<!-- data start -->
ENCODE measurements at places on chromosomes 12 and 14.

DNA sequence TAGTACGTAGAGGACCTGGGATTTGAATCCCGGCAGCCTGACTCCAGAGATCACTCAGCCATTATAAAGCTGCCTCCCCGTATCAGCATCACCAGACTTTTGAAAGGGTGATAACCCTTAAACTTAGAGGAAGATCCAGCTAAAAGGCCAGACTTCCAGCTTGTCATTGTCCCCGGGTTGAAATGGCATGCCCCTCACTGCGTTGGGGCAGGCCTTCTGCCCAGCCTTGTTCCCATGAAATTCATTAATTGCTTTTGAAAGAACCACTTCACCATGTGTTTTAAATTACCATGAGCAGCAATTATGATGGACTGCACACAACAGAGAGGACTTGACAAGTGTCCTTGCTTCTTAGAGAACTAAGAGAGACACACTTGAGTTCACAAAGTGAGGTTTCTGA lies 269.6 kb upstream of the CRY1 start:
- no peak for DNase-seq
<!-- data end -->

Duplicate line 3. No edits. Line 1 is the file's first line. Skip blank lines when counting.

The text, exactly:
- no peak for DNase-seq